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Friday, February 15, 2013

War Witch


A Childhood in Hell                           
by Mark Dispenza

The tragic story of sub-Saharan Africa's child soldiers is brought to life in War Witch.

Canadian Kim Nguyen wrote and directed War Witch and shot it on location in the Democratic Republic of the Congo, only the second feature film in history to be made there.  He recruited a local, Rachel Mwanza, as his lead actress.

The story opens as 14-year-old Komona, played by Mwanza, tells her unborn child the story of how she became a child soldier two years before.  Rebel fighters showed up in her village one day, murdered its inhabitants, and forced Komona to kill her own parents. The young children were spared as new recruits in the rebel army.  In order to survive, Komona must set aside her grief and accept the military training forced upon her by the rebels.  What follows is a life of fear and bloodshed, and Komona begins to realize that if she remains there, her days are numbered.

Rachel Mwanza

She develops an ability to communicate with the ghosts of the dead, who warn her of impending danger.  Armed with that information, she is able to detect the presence of government soldiers and avoid ambush.  Her ability quickly brings her to the attention of Great Tiger (Mizinga Mwinga), the rebels' supreme commander.  He promotes her to the position of his official "war witch," a dubious honor, as he killed the previous three young women to occupy that role.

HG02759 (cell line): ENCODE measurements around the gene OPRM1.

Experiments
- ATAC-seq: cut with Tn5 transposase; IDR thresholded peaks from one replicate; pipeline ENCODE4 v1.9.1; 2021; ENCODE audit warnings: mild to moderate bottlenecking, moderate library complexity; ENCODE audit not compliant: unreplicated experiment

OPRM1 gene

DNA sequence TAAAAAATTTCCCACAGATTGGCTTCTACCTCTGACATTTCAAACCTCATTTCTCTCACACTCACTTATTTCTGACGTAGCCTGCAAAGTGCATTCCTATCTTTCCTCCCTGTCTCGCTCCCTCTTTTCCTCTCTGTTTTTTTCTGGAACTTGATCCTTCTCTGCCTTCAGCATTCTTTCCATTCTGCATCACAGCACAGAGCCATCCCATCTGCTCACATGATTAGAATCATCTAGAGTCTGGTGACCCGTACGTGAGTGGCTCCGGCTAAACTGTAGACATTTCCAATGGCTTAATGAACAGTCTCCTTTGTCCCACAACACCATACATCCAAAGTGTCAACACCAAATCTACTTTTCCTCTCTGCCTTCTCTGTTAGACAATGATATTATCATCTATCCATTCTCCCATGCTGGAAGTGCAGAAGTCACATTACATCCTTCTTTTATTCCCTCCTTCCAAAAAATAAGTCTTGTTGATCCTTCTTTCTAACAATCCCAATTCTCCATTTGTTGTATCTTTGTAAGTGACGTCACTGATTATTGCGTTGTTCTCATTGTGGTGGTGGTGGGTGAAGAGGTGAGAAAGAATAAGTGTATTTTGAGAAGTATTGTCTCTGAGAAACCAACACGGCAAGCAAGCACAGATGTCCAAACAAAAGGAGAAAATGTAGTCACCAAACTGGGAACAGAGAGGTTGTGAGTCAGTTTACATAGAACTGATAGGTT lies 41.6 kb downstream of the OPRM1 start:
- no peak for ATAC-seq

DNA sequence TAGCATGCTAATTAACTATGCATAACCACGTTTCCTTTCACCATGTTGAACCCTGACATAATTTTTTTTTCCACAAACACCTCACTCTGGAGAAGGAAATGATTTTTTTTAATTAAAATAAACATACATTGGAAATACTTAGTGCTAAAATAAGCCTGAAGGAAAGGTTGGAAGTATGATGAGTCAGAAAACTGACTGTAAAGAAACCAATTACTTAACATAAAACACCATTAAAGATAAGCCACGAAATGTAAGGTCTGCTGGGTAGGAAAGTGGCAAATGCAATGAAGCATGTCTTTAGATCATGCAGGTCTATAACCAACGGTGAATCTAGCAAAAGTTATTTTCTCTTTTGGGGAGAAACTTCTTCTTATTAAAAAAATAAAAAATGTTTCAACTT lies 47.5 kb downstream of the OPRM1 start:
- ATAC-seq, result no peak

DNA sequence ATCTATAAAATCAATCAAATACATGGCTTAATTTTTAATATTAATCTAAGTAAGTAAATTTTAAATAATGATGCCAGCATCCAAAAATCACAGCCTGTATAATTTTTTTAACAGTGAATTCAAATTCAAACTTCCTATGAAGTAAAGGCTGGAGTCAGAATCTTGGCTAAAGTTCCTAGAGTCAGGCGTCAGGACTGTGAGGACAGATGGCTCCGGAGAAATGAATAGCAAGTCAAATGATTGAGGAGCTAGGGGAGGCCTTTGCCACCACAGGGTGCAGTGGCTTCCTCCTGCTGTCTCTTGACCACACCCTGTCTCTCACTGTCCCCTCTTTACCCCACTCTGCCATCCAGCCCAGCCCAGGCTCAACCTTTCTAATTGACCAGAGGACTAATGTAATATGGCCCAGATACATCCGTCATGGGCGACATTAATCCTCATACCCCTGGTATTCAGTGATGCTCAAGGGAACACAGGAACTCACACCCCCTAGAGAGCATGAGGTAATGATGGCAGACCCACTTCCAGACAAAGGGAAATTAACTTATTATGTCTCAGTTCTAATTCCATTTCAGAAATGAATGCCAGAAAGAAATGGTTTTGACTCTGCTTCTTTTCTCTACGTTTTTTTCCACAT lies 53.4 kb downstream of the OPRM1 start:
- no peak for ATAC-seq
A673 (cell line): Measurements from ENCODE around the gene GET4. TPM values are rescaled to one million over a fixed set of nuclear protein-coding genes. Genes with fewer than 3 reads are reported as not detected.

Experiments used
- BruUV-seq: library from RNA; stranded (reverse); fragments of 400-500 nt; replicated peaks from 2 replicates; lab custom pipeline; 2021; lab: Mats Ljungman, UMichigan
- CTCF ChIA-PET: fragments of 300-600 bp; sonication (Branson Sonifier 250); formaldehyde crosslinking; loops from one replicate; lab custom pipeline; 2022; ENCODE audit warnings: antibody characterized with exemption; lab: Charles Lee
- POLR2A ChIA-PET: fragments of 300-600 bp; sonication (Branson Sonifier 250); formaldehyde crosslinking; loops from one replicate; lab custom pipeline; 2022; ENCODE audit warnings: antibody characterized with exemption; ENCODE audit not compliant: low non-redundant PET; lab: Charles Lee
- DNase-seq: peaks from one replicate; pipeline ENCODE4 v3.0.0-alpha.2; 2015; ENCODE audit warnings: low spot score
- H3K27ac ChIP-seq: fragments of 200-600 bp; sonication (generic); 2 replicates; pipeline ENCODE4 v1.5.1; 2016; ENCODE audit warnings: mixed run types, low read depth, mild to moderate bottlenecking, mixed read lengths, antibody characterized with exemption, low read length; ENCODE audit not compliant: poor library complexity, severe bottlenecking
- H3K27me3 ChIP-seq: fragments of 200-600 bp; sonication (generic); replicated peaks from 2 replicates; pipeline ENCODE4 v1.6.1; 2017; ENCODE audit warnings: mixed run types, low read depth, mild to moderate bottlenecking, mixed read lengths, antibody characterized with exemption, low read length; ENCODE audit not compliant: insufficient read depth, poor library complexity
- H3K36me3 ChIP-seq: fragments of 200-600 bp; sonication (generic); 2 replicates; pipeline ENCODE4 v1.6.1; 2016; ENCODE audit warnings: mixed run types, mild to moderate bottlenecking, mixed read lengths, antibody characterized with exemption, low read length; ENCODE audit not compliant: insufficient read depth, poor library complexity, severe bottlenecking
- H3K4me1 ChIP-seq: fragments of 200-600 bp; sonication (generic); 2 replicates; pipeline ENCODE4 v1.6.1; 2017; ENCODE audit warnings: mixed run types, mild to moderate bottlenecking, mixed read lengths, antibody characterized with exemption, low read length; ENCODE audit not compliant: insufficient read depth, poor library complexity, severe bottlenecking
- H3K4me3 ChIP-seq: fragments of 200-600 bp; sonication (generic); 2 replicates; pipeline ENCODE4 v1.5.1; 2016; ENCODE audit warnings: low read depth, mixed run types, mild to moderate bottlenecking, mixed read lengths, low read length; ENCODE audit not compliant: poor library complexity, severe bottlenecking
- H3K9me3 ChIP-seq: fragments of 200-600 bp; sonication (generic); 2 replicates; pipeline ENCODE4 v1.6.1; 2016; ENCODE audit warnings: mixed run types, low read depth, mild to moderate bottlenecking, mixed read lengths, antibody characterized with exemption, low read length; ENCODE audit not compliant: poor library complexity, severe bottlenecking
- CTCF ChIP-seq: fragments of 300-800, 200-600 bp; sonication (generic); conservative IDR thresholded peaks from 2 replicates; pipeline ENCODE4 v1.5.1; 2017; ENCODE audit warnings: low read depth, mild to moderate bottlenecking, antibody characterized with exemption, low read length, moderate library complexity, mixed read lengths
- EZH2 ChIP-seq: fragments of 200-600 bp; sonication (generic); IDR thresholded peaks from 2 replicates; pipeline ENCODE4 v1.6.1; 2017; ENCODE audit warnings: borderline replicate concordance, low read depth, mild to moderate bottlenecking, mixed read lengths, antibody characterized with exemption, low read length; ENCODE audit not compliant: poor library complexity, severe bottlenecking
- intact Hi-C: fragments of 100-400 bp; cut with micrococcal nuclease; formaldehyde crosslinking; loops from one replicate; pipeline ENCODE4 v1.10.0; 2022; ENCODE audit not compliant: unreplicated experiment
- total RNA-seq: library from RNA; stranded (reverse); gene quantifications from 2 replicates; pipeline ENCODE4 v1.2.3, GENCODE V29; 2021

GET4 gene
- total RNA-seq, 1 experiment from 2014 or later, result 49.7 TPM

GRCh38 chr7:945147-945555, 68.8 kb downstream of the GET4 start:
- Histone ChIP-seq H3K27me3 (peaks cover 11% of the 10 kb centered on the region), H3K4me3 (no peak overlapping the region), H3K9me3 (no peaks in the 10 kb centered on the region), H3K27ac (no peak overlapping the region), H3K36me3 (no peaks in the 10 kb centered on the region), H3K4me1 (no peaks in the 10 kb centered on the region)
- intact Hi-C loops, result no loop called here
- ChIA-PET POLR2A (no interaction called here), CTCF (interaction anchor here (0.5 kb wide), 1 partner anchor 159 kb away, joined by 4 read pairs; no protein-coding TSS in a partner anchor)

She becomes friends with an older boy called Magician, who protects her from the cruelty of her commanders and becomes her closest confidante.  After a particularly brutal encounter with the military, he convinces her to run away with him.  Their rebel "family" is not keen on letting them go and become determined pursuers.


Through the eyes of Komona, Nguyen brings to life the tragic story of Africa's child soldiers.  Forcibly recruited at very young ages, they suffer a loss of innocence and live a traumatizing life of fear and brutality, forced to perpetrate atrocities on others for their own survival.

Like Beasts of the Southern Wild, another film that interprets stark reality through the lens of magical realism, War Witch stars a young local without prior acting experience.  Mwanza won Best Actress at the Berlin International Film Festival and is now well-positioned for a bright career.  She has said that she used her own personal tragedy and abandonment by her parents to inform her interpretation of Komona, and she does so to good effect.

War Witch is more than a story of lost childhood and the tragedy of war.  It's about love and the human capacity for hope and survival even in the most horrific of circumstances.  Its powerful message underlies Canada's choice to submit the film as its official submission to the Oscars in the category of best foreign language film, where it is now among the five finalists for that honor.

War Witch begins a limited theatrical run in the USA on March 8 in Southern California.


1 comment:

  1. I saw this movie last week during UCSB's Carsey-Wolf Center run of the 5 best foreign film nominated films. It is an incredibly powerful film. I had expected more bloody scenes but rather than doing that, the filmmaker emphasized the inner horror that these children endure. It is excellent and even those more squeamish will be able to view this movie without problem. The end result, though, is a lot of thinking afterwards on the part of the viewer!

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